-Author name in bold denotes the presenting author
-Asterisk * with author name denotes a Non-ASH member
Clinically Relevant Abstract denotes an abstract that is clinically relevant.

PhD Trainee denotes that this is a recommended PHD Trainee Session.

Ticketed Session denotes that this is a ticketed session.

3721 Building Quality Improvement Initiatives through Anti-Cancer Stewardship in the Veterans Health Administration (VHA): CML Pilot

Program: Oral and Poster Abstracts
Session: 903. Health Services and Quality Improvement –Myeloid Malignancies: Poster II
Hematology Disease Topics & Pathways:
adult, Clinical Practice (Health Services and Quality), Human
Sunday, December 10, 2023, 6:00 PM-8:00 PM

Maria-Jose Ribeiro, MD1, Samantha McClelland, PharmD2*, James Duvel, PharmD2*, Mark Geraci, PharmD, BCOP3*, Donna Leslie, Pharm.D4*, Kourtney D Laplant, PharmD, BCOP5*, Marshall Tague, PharmD, BCOP6* and Bernadette B. Heron, PharmD, BCOP7*

1Atlanta VAMC, Decatur, GA
2VA Great Lakes Health Care Systems VISN 12, Hines
3Department of Veterans Affairs, Pharmacy Benefits Management, Hines, IL
4VA Great Lakes Health Care System VISN 12, Hines
5Pharmacy Benefits Management, Veterans Integrated Service Network 8, Tampa, FL
6Iowa City VA Medical Center, Iowa City, IA
7Department of Veterans Affairs, Hines, IL

The Department of Veterans Affairs (VA) Pharmacy Benefits Management (PBM) Services created a national stewardship with focus on anti-cancer therapeutics within a disease-specific cohort . Directing stewardship initiatives to a cohort of Veterans with a common malignancy is a novel approach.

A multidisciplinary team with National PBM and VISNs (Veterans Integrated Service Network) promotes standardization of practice with accountability to monitor outcomes as a continual quality improvement process. A toolkit was built to support stewardship activities and includes:

  • near-real-time process to identify a national disease-specific Veteran cohort
  • disease validation process
  • centralized MUE data collection
  • educational resources
  • site for communication and training materials

Tyrosine Kinase Inhibitors (TKIs) account for the second highest utilization among outpatient oral anti-cancer therapies in VHA . Imatinib has demonstrated persistent efficacy and is the preferred TKI on the VA National Formulary.

Utilizing our toolkit, we developed two MUEs for our national CML cohort to determine why Veterans were not prescribed imatinib as 1L therapy and reasons for switching from first to second line therapy.


Business rules identified VISN CML cohorts by using data sources and diagnostic coding from the VA Electronic Health Record (EHR): primary care and hematology/oncology visits (ICD-10), inpatient stays (ICD-10), and problem lists (ICD-10; SNOMED CT). Retrospective chart review of two subsets:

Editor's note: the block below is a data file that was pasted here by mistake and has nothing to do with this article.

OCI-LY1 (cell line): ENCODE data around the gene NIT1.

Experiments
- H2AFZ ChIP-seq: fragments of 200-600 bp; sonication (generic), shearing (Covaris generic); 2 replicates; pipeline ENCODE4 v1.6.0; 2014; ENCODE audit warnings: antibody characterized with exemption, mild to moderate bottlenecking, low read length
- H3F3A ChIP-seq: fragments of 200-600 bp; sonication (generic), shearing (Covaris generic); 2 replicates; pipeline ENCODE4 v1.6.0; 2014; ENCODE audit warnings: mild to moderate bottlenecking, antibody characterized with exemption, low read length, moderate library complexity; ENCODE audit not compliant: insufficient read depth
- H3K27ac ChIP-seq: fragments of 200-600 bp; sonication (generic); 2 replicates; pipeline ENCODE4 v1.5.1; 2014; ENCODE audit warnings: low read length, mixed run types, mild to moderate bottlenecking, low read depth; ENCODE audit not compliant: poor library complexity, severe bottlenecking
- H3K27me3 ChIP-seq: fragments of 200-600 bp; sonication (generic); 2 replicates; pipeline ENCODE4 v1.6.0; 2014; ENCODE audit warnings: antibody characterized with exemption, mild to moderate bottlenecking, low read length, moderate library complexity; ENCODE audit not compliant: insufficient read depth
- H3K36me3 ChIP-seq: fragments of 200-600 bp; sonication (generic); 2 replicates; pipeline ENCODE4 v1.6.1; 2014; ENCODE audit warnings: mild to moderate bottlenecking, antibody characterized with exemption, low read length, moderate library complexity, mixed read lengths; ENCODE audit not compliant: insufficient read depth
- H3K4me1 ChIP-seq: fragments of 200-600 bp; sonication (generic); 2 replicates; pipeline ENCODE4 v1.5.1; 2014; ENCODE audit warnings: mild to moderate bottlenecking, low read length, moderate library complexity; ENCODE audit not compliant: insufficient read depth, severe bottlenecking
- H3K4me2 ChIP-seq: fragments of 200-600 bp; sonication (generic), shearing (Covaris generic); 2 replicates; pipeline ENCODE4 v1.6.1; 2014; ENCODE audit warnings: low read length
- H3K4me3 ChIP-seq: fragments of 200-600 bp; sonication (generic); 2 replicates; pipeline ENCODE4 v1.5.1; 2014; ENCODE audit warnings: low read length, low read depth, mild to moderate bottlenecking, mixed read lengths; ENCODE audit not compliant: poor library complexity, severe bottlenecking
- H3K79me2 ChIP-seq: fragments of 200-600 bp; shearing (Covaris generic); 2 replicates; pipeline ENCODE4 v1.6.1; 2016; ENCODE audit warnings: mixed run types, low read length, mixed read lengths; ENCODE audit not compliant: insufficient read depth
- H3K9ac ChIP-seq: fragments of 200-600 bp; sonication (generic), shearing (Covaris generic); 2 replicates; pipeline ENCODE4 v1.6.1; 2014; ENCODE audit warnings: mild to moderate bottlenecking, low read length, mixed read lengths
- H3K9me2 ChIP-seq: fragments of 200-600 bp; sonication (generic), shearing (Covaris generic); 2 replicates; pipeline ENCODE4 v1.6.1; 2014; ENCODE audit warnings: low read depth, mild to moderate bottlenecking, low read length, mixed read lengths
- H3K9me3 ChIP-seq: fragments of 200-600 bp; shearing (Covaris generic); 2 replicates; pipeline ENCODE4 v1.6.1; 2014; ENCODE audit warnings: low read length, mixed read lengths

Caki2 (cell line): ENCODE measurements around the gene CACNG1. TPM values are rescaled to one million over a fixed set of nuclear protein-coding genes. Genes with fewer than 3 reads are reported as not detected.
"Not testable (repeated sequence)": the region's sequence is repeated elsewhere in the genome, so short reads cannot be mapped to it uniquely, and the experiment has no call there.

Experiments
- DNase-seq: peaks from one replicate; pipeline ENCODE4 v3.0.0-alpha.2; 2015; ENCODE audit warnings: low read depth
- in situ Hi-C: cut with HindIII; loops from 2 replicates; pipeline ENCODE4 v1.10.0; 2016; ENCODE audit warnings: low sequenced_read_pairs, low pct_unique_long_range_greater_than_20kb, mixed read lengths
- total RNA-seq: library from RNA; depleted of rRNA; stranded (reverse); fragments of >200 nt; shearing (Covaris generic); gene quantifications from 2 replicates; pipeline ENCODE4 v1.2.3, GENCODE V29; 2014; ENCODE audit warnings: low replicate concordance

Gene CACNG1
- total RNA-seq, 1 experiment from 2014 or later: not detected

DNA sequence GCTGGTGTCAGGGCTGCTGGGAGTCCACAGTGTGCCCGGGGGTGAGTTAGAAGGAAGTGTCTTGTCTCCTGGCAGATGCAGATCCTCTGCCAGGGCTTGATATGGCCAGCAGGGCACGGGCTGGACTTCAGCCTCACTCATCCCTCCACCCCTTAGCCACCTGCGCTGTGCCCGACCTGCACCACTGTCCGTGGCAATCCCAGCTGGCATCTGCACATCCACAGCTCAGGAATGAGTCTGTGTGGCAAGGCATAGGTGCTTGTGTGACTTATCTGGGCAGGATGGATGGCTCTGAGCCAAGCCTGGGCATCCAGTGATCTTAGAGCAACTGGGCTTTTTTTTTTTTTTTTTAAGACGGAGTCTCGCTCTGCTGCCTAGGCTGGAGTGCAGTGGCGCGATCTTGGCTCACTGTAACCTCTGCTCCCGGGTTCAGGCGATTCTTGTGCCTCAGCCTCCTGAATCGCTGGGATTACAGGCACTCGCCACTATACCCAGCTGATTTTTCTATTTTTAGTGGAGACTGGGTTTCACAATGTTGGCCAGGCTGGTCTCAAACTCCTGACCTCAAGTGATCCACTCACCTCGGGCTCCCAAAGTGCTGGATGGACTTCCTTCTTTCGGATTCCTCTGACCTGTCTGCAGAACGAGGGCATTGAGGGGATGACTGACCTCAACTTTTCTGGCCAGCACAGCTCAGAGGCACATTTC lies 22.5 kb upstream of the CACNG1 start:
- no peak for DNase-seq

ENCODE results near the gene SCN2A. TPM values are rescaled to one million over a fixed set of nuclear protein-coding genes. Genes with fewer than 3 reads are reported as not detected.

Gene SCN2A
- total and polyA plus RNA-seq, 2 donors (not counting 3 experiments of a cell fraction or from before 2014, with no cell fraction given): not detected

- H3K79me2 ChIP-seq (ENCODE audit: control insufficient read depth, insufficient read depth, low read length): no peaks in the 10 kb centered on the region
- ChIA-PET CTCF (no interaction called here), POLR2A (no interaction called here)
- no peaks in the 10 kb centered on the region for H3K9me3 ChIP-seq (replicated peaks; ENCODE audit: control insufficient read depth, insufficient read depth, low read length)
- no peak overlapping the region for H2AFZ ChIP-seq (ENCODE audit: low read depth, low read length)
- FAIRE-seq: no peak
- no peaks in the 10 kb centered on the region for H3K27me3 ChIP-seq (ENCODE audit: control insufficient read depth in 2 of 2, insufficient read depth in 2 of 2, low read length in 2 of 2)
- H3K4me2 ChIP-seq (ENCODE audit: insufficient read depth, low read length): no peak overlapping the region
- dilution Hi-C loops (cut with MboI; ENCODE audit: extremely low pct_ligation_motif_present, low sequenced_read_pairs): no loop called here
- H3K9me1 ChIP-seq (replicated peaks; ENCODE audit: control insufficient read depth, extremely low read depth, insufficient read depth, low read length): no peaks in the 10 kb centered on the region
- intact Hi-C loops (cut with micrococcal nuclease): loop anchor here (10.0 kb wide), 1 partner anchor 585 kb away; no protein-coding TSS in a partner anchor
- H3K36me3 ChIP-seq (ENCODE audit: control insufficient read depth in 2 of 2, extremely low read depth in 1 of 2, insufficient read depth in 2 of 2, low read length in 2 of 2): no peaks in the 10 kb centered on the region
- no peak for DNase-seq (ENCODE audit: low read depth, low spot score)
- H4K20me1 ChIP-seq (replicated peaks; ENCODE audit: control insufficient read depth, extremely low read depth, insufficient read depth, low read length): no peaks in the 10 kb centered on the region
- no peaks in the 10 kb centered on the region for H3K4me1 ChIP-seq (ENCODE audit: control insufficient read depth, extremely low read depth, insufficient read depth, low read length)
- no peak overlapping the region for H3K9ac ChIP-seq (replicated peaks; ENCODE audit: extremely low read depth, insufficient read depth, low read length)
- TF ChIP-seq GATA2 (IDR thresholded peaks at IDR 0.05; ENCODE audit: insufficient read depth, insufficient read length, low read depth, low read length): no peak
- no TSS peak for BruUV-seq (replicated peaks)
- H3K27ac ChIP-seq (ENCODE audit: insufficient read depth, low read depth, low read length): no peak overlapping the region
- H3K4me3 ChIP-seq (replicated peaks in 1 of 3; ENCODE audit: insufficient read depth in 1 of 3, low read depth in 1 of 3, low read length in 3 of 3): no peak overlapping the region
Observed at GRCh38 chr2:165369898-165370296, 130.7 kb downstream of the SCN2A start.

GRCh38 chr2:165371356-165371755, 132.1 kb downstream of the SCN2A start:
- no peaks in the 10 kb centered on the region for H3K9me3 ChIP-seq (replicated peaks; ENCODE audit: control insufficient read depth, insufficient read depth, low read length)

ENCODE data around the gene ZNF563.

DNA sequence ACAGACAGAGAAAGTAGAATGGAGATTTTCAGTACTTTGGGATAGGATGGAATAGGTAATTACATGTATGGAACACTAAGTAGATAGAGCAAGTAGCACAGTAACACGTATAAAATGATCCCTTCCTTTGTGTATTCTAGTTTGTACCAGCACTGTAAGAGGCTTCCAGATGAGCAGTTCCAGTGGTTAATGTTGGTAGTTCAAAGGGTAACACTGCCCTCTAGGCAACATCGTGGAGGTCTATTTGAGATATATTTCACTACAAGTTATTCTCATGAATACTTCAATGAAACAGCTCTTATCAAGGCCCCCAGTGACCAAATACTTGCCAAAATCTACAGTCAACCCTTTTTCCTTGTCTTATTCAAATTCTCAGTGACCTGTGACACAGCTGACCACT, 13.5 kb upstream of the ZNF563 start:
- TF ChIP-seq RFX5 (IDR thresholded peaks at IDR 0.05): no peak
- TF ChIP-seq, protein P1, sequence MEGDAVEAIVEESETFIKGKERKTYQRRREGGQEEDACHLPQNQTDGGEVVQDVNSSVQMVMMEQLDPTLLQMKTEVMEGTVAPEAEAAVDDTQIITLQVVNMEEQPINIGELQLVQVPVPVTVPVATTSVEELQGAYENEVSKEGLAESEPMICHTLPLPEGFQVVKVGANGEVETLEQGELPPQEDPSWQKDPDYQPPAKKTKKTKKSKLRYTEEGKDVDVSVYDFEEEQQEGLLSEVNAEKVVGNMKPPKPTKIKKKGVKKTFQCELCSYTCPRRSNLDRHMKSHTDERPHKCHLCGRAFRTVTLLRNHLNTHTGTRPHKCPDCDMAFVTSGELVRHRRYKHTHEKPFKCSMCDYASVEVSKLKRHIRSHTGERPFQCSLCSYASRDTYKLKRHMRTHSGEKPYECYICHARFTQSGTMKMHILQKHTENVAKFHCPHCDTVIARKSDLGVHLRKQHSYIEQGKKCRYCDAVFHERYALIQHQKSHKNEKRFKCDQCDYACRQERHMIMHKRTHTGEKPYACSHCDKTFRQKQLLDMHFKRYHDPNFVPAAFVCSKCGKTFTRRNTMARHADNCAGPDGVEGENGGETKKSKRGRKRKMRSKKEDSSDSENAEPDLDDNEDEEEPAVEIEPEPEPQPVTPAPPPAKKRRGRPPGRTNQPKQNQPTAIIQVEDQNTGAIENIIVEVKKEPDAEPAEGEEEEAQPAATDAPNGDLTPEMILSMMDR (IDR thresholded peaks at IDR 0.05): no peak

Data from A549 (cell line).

1. Veterans who received a drug other than imatinib as their initial VA prescription
  2. Veterans who received at least two unique drugs to treat CML

Data abstracted for MUE #1:

  • Disposition of TKI prescription
  • If new initiation, documented reason(s) for drug selection
  • If continuation, prior drug therapy history

Data abstracted for MUE #2:

  • Documented reason(s) for switch to 2L
  • If adverse drug reaction (ADR) included as a reason, is it documented in the EHR?

Analysis combined responses with prescription data from the EHR.


Of the 18 VISNs, 9 participated in MUE data collection. 365 patients were identified as not having received imatinib 1L and 360 were identified as having received at least two unique drugs to treat CML. These counts are each approximately 30% of the total CML patient cohort. In the total cohort, ~50% of patients received imatinib 1L and have not switched to 2L.

Responses for 1L TKI therapy (N=365)

  • 199 (55%) continued therapy originally started outside VA with 67% of these patients (n=133) without documentation of prior imatinib therapy
  • 166 (45%) were newly initiating CML therapy with top documented reasons for drug selection:
    • Intermediate or high risk (e.g., SOKAL risk scoring): 77 (46%)
    • Reason not documented: 46 (28%)
    • Cited FDA indication for CML without clinical justification: 18 (11%)
  • Dasatinib was the most prescribed 1L therapy in this cohort (64%; 235), followed by nilotinib (23%; 85), which had a higher prevalence when therapy was continuation (30%).
  • 53 patients (15%) had subsequent imatinib therapy

Responses for switch from 1L to 2L therapy (N=360)

  • Top documented reasons for switch from 1L to 2L therapy
    • ADR: 215 (60%)
    • Disease progression: 81 (23%)
    • Resistance / inadequate response: 69 (19%)
  • Only 37 (17%) who experienced an ADR had it documented in the EHR
  • The most common 2L drug was dasatinib (55%;198). The median number of days between 1L and 2L initiation was 275 (range: 7 - 2, 573)
  • 136 patients (38%) received third line therapy or beyond


A formalized oncology stewardship with focus on disease-specific initiatives within a national healthcare system is feasible. Responses from our 1L MUE indicate that despite geography, imatinib remains the preferred TKI and accounts for the highest utilization. Most veterans not receiving imatinib as 1L therapy, received dasatinib or nilotinib. Continuation of therapy due to transition of care to VA was the primary reason for 1L therapy with a non-preferred TKI. Other reasons included: FDA indication and SOKAL risk scoring.

In our pilot 1L to 2L MUE, ADRs were the most common reason for CML patients to be switched to 2L (45%) followed by resistance/inadequate response and disease progression . Most ADRs were not documented in the EHR.

Further interventions in TKI prescribing may be instituted in select sites . Following initiatives for CML, Anti-Cancer Stewardship will be expanded to other oncologic diseases.

Disclosures: No relevant conflicts of interest to declare.

*signifies non-member of ASH